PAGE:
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Why don't I get to take part in fatherhood? I'd never felt constrained by my sexuality, living on my terms and ignoring anyone who might wish less for me; but this was a limit I was placing on myself.
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At a Rhode Island wedding ten years ago, I ran into an acquaintance. Amid small talk about our adopted homes of San Francisco and Seattle, she mentioned that she'd recently had a kid, and asked if I had any. My exact response was a quasi spit-take, "No... obviously." It was awkward that she didn't know I had a boyfriend, not a wife. Of course I don't have kids!

Gay folks having kids barely registered with me at the time. To the extent it seemed possible at all, the only candidates seemed to be lesbians with their embarrassment of riches in the womb department, or maybe wealthy gay tax attorneys who'd identified appropriate loopholes to net themselves a child -- but me?

It stung, though, that I considered it such a ridiculous question. Why don't I get to take part in fatherhood? I'd never felt constrained by my sexuality, living on my terms and ignoring anyone who might wish less for me; but this was a limit I was placing on myself. I brooded my way through cake and dancing and left in a bit of a daze with something stirring deep down.

What a difference eight years make.

In 2011, my husband Lin and I decided to become parents. After considering our options, we settled on gestational surrogacy. It could take years, and would rely on a delicate financial framework of agency and medical fees, but with a surrogate's help we'd end up with a kid of our own and it would all be worth it. My sister even offered to be our egg donor, and with Lin as the bio-dad, we'd both be genetically related to the little whipper-snapper... the holy grail of same-sex parenting, deserved or not.

But first I fended off some doubts. I had no business being a parent, I thought. I'm selfish, and I get bored and often don't follow through well, or at all. And pangs of inadequacy aside, Lin and I had talked about getting round-the-world plane tickets someday, with nary a diaper in sight! We'd even shared dreams of ditching city life and getting jobs at bookstores or cafés in some small hamlet.

Then I took the emotional equivalent of a deep breath... How could I not have a kid with this guy? I might be selfish, but am I also stupid? Lin's going to be the best dad a kid could hope for; it was so clear from the moment I first saw him with my nephews Jesse and Quinn. Kind, gentle, funny, sweetly meeting them at their level but also elevating them to his a little; serious dad material. Fissures of optimism bled through my hesitation. I might be pretty okay at the dad thing, too. All I really wanted was to share whatever awesomeness Lin and I found together with a kid, and this was how we could do it! I relaxed into the idea, and even began to get excited.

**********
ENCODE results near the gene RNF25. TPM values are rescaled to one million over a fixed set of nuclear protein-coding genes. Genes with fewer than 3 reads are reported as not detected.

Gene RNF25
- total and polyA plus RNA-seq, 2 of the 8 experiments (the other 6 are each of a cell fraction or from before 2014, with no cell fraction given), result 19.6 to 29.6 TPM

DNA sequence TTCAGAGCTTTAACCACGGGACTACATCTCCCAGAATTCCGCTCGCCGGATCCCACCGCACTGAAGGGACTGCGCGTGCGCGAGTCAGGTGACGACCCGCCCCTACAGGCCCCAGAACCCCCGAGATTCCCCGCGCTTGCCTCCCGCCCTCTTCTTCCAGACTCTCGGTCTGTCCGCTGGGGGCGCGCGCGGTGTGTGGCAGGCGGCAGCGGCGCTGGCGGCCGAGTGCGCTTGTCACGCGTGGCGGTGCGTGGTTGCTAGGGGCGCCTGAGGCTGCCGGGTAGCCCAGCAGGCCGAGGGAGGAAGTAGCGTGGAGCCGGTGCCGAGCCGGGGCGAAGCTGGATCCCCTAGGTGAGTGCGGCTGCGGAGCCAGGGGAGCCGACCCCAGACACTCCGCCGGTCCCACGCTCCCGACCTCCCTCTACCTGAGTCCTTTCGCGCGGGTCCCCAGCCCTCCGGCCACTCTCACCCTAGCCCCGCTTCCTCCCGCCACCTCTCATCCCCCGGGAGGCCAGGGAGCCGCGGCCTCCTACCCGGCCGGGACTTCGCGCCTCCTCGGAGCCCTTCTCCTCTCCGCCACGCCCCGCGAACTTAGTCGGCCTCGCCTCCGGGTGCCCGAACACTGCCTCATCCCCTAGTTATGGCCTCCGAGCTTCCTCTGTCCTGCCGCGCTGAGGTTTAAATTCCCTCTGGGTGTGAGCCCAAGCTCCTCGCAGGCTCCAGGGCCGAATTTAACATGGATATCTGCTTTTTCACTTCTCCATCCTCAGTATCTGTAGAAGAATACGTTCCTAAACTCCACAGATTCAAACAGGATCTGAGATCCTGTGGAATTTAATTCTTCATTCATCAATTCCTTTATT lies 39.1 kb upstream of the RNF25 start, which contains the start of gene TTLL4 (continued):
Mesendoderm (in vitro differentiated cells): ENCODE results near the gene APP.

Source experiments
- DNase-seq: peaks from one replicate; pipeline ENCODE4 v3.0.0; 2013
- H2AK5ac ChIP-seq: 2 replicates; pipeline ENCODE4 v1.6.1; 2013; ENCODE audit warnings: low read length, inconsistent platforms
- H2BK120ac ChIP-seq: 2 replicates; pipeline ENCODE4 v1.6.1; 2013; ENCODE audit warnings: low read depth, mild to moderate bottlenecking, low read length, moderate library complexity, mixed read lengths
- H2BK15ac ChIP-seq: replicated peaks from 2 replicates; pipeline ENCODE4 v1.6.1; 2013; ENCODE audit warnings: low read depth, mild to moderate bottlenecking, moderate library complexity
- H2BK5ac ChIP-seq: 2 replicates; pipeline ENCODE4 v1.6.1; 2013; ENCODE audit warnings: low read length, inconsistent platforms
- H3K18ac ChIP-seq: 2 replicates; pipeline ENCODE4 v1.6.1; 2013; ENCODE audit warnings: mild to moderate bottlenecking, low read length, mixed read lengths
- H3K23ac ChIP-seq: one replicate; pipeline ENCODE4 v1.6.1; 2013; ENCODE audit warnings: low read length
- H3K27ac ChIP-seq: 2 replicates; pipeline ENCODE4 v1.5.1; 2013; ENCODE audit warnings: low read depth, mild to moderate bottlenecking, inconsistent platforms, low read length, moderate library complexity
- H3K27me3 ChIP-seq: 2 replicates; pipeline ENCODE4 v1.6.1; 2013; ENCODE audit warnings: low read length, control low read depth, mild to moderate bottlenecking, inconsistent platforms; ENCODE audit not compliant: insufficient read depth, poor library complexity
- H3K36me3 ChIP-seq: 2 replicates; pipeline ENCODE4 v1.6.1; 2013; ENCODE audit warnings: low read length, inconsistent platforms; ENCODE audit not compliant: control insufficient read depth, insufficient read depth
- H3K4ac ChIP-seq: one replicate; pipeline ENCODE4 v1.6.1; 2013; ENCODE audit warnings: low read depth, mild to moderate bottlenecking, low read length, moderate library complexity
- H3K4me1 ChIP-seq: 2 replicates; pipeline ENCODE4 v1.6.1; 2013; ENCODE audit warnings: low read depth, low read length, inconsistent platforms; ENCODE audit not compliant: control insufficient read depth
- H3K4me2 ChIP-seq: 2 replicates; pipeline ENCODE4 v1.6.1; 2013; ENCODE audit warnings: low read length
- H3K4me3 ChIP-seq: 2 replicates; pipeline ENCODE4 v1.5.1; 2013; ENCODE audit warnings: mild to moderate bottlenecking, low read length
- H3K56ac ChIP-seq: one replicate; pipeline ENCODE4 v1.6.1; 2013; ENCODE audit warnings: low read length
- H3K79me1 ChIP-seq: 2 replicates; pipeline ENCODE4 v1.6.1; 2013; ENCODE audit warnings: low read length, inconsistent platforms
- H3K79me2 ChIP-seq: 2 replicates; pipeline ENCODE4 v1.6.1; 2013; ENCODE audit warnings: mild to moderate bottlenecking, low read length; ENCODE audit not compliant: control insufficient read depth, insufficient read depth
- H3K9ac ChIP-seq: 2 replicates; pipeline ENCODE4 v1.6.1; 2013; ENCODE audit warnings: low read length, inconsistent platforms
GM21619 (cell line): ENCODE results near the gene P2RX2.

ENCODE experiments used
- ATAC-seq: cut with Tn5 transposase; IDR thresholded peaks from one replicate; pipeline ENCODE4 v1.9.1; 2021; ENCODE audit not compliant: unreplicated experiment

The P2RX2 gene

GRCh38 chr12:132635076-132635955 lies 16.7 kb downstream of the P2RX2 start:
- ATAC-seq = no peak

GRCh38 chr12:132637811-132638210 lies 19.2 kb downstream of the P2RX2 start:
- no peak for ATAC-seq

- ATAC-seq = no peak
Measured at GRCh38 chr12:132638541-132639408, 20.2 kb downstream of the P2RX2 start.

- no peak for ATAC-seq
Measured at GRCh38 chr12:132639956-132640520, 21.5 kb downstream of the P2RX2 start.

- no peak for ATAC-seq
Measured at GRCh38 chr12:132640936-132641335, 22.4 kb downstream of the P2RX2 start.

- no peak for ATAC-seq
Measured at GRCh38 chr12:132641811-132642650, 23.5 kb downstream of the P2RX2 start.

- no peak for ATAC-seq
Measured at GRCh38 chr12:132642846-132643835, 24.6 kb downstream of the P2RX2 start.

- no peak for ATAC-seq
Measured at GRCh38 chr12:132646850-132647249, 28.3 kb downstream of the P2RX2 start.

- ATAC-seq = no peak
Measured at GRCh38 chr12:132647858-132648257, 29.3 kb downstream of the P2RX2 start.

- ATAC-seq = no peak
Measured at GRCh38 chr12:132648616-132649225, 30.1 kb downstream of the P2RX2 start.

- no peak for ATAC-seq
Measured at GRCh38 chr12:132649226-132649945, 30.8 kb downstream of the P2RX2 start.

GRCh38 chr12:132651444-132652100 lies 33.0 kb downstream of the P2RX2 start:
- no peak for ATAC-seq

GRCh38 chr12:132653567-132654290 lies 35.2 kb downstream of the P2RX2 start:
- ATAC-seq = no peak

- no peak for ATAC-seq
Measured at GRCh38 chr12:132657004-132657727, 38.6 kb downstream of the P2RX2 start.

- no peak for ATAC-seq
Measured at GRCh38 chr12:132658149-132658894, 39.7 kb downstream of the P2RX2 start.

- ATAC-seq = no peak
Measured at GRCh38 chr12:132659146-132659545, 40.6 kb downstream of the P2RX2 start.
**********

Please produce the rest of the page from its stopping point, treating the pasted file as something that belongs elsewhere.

Until the babymaking started, Lin and I never had to dig very deep for patience. We met on a Thursday and spent the next five days together, signed a lease on an apartment after nine weeks, and got married with lots of fanfare after a year and a half. Then surrogacy happened. Surrogacy, with so many moving parts we could barely keep track of them all, much less control them. This took some adjusting.

We signed a contract with an agency in Boston; New York, in all its progressive glory, does not recognize surrogacy arrangements of any kind. We quickly met and moved forward with a surrogate, only to have her back out after four months, when contracts and legal obligations came calling. Then we talked to and liked another possibility, only to discover that the agency had not properly vetted her insurance, and she wasn't even an option for us.

A nine-month emotional whirligig ended when we finally connected with the surrogate we'd be taking our "journey" with. Jeanne (not her real name) was ready-made for the task; solid, serious, and blessed with a sunny disposition and seemingly a core of steel. She'd also already been a successful surrogate for another couple, and had endured multiple rounds of IVF for own kids. She knew the protocol backward and forward, and we sensed right away that we'd lucked out.

Our last embryo transfer happened in October. The previous one, in May, ended in what's called a "blighted ovum," an early miscarriage usually resulting from a genetically damaged embryo. We were a little hardened, a little more cautious on our second go-around. Hopes were not sky high. Then we got a phone call from Jeanne a few days after Hurricane Sandy. She was bleeding heavily. She'd scheduled an emergency appointment for the following day, and wanted us to go with her.

We deflated, cried some, prepared for the worst. I waited in line for two hours to get gas for the trip, but the station ran dry, leaving us to scramble for last-minute Amtrak tickets. The ride was mostly silent. Only when we got into that exam room that next morning, there was a surprise. The ultrasound detected one embryo, looking just fine, and then another! Whoa... twins.

The enormity of it all still catches me off-guard sometimes. But most of the time it feels like a construction job that's gone over-budget and has fallen predictably behind schedule. And when I think back to the "me" at that wedding ten years ago, scoffing at the notion that I could be a dad, I occasionally allow myself to feel a little bit proud, a little in awe of what Lin and I are doing.

In four weeks we have the big second trimester appointment, when we'll find out the sex of the babies. To be continued...

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